Kantoku · Banzai! (Glory To The Filmmaker)(2007)
Directed By Takeshi Kitano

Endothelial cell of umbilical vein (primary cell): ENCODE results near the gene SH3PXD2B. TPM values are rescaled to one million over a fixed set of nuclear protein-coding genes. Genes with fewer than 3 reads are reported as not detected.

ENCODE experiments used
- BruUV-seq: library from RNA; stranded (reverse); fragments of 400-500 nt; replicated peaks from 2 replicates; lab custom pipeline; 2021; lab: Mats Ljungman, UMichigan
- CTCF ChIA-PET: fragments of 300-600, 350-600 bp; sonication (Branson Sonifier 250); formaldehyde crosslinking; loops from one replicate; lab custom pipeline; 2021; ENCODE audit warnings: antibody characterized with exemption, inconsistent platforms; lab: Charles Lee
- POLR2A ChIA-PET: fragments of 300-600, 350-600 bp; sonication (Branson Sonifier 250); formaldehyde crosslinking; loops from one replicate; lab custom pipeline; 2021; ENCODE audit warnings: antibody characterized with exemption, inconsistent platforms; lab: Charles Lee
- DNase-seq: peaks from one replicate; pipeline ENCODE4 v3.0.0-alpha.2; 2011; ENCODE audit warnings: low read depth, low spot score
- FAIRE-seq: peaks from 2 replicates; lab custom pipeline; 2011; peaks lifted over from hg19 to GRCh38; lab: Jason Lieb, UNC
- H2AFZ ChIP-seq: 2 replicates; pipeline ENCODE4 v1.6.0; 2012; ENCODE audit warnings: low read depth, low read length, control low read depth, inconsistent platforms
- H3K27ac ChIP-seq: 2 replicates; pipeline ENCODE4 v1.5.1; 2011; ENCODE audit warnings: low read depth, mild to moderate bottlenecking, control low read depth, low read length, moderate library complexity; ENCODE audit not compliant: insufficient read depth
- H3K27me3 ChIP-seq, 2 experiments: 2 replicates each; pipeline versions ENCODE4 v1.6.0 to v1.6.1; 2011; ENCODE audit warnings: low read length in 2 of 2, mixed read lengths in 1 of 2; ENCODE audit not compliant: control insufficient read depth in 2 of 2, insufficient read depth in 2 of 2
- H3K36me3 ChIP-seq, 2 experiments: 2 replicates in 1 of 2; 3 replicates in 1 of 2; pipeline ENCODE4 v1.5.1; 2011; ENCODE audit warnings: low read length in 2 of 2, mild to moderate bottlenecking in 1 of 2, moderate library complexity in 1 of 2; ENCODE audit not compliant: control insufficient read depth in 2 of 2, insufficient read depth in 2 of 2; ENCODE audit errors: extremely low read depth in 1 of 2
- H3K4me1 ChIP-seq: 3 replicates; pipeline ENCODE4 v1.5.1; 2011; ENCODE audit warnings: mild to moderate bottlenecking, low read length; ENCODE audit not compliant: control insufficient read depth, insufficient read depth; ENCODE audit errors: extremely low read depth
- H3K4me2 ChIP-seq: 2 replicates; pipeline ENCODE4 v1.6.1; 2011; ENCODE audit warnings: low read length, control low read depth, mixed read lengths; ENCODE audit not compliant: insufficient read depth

My first experience with Taksehi Kitano (aka Beat Takeshi) as director as well as lead actor, and I say file away under first class WTF right next to Funky Forest and Night Dreams (review forthcomming).My first experience with Kitano was the disquiet ting almost sympathetic teacher in "Battle Royale", but I knew right away he was an actor worth looking into, and I'm usually not very interested specific in actors. The beginning when Kitano and his matching dummy (who trade places throughout the film, whenever Kitano feels pressured or uncomfortable) think of new films to make Kitano a success. They try gangster movies, because they are what Kitano is best at, but he has done too many of them and wants to get away from being typecast. Then they try a "traditionally Japanese Ozu like film- the kind Wim Wenders would like", but it too falls through "who wants to waste a half hour on drinking liquor and tea?" Stories about the "common folk" aren't common anymore, and the black and white is now just alienating. They go through a few romances first where a woman is devoted to a man who is usually an artist or in some way disabled and these are called romantic comedies. Then they decide this is sexist so they try films where a man is devoted to a woman, and they call these tragedies.Martial arts period films and horror films get their turns as well, since both do well in foreign markets and might even get remade, but horror gives way to comedy, and neither make nearly enough at the box office.All of these failures are visually punctuated by the suicide/murders of the Kitano shaped doll.Then providence strikes and Kitano knows what to do, he will make a big budget CGI sci-fi spectacle about meteors racing to earth, only the meteors will have faces and are supposed to become major characters in the film. After that reason abandons ship altogether and the last 45 minutes to an hour are the worlds longest Monty Python sketch involving Kitano as the assistant to a mad scientist/industrialist, and a mother and daughter trying to make cash the easy way, by putting roaches in their food at restaurants, getting hit by cars, and finally marrying Kitano. Trips to France, pro-wrestlers, villagers hopping like bunnies, robots, and generally inexplicable events follow one after the other until the credits. In Godard like fashion even the characters seem out of place in this slapdash world, asking about why certain earlier strange things happened, at which point Kitano transforms into the wooden doll version of himself (if only we could all do this to get out of tough questions.)I laughed a few times, mostly out of surprise, but sometimes out of exhaustion. There's an early scene where Kitano tries to make a drama about the 50's, but fails once he realizes Japan in the 50's was the wrong place at the right time. The nostalgic and innocent decade of American pop, was there a time of "discrimination, poverty, and domestic abuse". It was also when Kitano grew up, moments which begin with promise of sentiment or catharsis segue into reminders of social horror at every turn.I don't think he necessarily intended this scene to be the "heart" of the film, and not just another spoof scenario, but it goes longer than most of the others, and after seeing it, and the conceptual loops, dead ends, and false starts. The film maker goes through for sake of "glory" it's easy to understand how it might be tempting to just turn into a block of wood, and let your Id make the decisions (the caricature is at least indestructible). Easier but not necessarily always entertaing to watch. Kitano did in fairness get his start as a stand-up comedian in the Manzai style (think fast past Abbot and Costello back and forth banter, which in Japan goes back to the 700's.), and many sequences like the martial arts instructor and his master, or the exploits of the strange stuffed animal ladies do take on the format of a Manzai routine. With a little cultural perspective the madness does have a method.Though considering the great ode to artistic impotence "8 1/2" has now become a star studded Hollywood musical in "Nine", it's easy to understand Kitano's frustrations with the cinematic redundancy and the bastardized genre permutations that they spawn.